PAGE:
Exploring some use for a new Dwarvez pack and point release coming soon.
Finalizing my art pieces that will make up the bulk of the promo for the second installment in the “Outlanders” series, “Mama Shotgun”. While the full rendered pieces will be used on the products, I’m absolutely in love with doing these pen and ink style renders in Poser 2014. The style I’m managing to reach with them is starting to land somewhere between Tim Bradstreet and Travis Charest, something I’m very pleased with. More details on “Mama Shotgun” to come…
Ok. I admit it: I’ve always been a purist when it comes to comics. As a guy who got his art career started drawing comic books right before “digital” became a “thing” in that business, there’s always been an aversion I’ve had to computers in comic art. Sure, I got over it with the awesome leaps forward that Image Comics made in coloring back then (I’m pointing at YOU, Brian… hehehe) but beyond that, it’s never really been something I’ve gotten into until just lately, and even then, not so much with 3D, but more with the use of Manga Studio EX from Smith Micro. So why all the hubbub about comic stuff here? Well, just check out the image attached to this post. What you see there is a new kit of ours that should be out soon called “Mama Shotgun”, rendered using Poser 10/2014′s new “Comic Book” style rendering. Let me just get this out of the way:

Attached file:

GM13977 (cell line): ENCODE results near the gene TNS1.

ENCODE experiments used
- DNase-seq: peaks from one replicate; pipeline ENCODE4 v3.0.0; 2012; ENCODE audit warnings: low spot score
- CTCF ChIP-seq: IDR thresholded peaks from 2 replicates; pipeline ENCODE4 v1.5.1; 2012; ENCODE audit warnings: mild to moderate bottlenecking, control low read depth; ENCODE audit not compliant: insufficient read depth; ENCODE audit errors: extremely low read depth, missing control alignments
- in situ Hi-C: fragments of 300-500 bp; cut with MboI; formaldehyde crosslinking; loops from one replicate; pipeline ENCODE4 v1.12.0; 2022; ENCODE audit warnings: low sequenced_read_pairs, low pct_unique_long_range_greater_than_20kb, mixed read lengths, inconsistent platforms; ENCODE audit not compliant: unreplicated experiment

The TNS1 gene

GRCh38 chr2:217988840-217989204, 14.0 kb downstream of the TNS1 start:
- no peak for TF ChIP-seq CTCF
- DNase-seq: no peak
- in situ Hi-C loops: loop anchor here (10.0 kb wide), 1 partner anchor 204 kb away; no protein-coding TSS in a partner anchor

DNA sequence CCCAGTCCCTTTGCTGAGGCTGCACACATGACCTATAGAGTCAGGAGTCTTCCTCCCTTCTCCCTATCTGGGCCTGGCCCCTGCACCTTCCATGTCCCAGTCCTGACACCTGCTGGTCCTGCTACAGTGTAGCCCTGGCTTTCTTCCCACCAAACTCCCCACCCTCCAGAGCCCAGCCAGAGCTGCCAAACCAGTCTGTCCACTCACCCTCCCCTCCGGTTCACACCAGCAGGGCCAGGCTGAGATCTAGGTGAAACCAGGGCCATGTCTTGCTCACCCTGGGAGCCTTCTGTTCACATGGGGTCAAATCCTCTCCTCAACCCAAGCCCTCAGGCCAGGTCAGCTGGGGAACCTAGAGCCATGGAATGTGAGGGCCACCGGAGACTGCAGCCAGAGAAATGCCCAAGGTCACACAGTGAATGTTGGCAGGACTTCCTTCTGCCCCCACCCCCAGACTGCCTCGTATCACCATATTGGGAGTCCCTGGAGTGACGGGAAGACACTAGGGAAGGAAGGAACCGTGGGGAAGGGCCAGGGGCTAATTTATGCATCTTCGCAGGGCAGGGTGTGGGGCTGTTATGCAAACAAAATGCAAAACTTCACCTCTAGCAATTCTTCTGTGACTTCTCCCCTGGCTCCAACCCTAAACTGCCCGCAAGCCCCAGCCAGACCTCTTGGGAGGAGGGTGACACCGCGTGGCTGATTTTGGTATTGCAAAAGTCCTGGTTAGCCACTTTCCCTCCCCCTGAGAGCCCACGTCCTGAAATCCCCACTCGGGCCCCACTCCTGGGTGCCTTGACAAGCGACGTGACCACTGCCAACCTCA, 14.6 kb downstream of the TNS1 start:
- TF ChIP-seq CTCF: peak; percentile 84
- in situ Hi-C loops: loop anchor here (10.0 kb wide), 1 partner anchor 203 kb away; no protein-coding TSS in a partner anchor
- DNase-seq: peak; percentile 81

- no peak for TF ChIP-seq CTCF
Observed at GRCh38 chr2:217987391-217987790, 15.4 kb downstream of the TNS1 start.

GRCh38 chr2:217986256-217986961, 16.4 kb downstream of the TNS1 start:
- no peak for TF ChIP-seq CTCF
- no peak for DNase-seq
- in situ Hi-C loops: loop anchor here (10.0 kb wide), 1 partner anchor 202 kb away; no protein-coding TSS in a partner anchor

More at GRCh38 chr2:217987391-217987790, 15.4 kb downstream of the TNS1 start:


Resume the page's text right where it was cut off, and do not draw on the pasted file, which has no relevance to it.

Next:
And in case I was unclear, well… WOW!!!
The way that this new feature adapts what’s in the viewport of Poser to a very traditional pen and ink style is beyond amazing. What’s more, if you dig in on the material nodes in your scene, especially playing with ambiance settings, you’ll find a striking amount of possibilities opening up. Since I’ve only cracked the surface on this, I’m sure that as I dig around and explore more of the way the materials interact with this render mode a lot of cool things will be uncovered. At first glance my only critiques are simply that I would LOVE to see the nuts and bolts of how the rendering is executed made available through some kind of interface where can have finer control over things like line weight, and the especially the way in which it interprets very complex textures like cloth patterns into the ink. Still, with further exploration I may run into ways to do just what I’m talking about, and if I do, will certainly post back here about it, but for something I’ve literally spent minutes playing with, it’s incredible. -Les
Sledge Original Figure (cr2)
Conforming Harness/Armor (cr2)
Hammer and PickAxe Smart Props (pp2)
WheelBarrow w/smart prop rock pile (cr2 & pp2)
5 Sledge Poses; 1 default; 2 animated walk-cycle (upper and lower body)
5 ‘Friend’ pose sets for Sledge and V4 (pz2)
5 ‘Victim’ pose sets for Sledge and V4 (pz2)
14 Sledge ‘Prop’ poses (pz2)
Poser Material Settings (mc6)